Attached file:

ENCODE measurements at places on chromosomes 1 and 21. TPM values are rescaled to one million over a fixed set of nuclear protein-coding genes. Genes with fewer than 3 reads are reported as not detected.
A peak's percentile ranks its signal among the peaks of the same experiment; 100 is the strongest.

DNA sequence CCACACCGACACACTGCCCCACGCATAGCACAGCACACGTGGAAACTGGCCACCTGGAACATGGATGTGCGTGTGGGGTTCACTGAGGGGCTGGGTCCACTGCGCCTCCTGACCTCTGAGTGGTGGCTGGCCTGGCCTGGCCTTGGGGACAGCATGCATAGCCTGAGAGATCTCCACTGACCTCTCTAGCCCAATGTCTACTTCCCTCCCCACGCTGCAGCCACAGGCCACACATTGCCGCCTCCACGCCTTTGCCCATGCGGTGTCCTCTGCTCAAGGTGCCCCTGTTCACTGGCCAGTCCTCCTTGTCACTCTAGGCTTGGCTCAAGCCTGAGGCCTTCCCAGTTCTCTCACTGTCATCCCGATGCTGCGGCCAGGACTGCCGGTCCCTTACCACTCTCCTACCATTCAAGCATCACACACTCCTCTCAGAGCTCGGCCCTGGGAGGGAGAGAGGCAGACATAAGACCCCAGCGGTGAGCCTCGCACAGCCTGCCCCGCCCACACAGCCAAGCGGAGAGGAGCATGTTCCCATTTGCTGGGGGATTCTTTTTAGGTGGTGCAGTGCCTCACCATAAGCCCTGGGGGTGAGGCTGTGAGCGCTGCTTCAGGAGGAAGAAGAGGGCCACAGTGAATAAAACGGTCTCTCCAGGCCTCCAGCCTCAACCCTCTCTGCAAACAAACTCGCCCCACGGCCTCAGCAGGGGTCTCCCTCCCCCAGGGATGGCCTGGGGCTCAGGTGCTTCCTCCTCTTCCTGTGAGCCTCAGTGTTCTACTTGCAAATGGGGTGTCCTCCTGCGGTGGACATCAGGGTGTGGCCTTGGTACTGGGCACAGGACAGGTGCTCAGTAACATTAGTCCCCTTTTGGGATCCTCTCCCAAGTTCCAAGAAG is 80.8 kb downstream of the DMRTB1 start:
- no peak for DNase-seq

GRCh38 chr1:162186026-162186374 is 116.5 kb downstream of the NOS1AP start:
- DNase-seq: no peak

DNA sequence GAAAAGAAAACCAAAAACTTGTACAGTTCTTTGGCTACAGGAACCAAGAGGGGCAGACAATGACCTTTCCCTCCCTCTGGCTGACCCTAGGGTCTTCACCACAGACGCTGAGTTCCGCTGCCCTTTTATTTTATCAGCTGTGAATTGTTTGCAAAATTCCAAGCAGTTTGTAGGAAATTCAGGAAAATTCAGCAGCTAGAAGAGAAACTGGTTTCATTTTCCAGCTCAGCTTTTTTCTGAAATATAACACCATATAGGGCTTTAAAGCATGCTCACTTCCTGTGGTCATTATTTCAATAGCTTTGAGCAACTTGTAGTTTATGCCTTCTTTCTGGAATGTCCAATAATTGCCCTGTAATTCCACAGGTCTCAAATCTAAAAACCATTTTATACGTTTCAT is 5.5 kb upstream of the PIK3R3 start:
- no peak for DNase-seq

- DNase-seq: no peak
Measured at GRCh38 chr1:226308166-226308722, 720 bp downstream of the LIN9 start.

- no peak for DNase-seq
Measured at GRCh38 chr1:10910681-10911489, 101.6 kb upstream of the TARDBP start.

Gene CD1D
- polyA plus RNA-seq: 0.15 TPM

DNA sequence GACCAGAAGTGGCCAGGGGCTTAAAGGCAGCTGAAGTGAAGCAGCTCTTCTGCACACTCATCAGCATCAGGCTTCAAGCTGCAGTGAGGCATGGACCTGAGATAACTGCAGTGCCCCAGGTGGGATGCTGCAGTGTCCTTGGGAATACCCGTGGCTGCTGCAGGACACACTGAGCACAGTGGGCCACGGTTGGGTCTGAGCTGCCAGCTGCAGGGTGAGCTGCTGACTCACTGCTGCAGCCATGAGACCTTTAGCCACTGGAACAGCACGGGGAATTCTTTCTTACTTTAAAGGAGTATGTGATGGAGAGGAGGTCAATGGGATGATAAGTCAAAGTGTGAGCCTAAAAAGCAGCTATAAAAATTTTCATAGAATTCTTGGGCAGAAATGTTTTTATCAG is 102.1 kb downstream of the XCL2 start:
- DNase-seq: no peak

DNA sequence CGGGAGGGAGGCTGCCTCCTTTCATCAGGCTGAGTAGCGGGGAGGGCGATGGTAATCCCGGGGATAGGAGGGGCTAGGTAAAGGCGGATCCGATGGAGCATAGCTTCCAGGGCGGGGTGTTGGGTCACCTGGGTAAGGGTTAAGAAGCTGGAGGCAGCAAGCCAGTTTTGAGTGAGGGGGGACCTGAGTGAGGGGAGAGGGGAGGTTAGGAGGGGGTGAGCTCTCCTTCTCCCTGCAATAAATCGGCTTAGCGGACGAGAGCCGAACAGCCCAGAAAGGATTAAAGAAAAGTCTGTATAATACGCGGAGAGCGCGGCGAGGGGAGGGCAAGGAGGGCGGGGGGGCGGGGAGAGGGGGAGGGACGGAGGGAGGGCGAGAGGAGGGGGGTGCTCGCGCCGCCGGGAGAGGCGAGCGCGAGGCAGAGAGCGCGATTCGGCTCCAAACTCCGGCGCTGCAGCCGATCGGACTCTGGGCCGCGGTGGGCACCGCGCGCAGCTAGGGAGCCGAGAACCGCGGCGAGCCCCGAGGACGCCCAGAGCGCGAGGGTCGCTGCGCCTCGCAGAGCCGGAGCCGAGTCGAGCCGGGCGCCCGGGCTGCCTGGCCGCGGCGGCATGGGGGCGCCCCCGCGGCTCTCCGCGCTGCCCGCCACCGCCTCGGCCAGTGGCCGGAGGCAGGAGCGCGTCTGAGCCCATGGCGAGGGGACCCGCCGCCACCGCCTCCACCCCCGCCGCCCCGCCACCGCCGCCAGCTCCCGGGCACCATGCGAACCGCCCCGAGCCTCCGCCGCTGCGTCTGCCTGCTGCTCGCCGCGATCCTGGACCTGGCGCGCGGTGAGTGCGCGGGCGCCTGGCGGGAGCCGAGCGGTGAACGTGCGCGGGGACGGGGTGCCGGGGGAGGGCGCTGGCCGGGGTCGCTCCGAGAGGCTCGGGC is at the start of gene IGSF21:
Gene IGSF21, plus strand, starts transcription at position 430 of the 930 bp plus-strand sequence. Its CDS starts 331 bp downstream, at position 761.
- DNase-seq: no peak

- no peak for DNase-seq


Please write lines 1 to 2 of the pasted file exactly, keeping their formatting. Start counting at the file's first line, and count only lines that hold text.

ENCODE measurements at places on chromosomes 1 and 21. TPM values are rescaled to one million over a fixed set of nuclear protein-coding genes. Genes with fewer than 3 reads are reported as not detected.
A peak's percentile ranks its signal among the peaks of the same experiment; 100 is the strongest.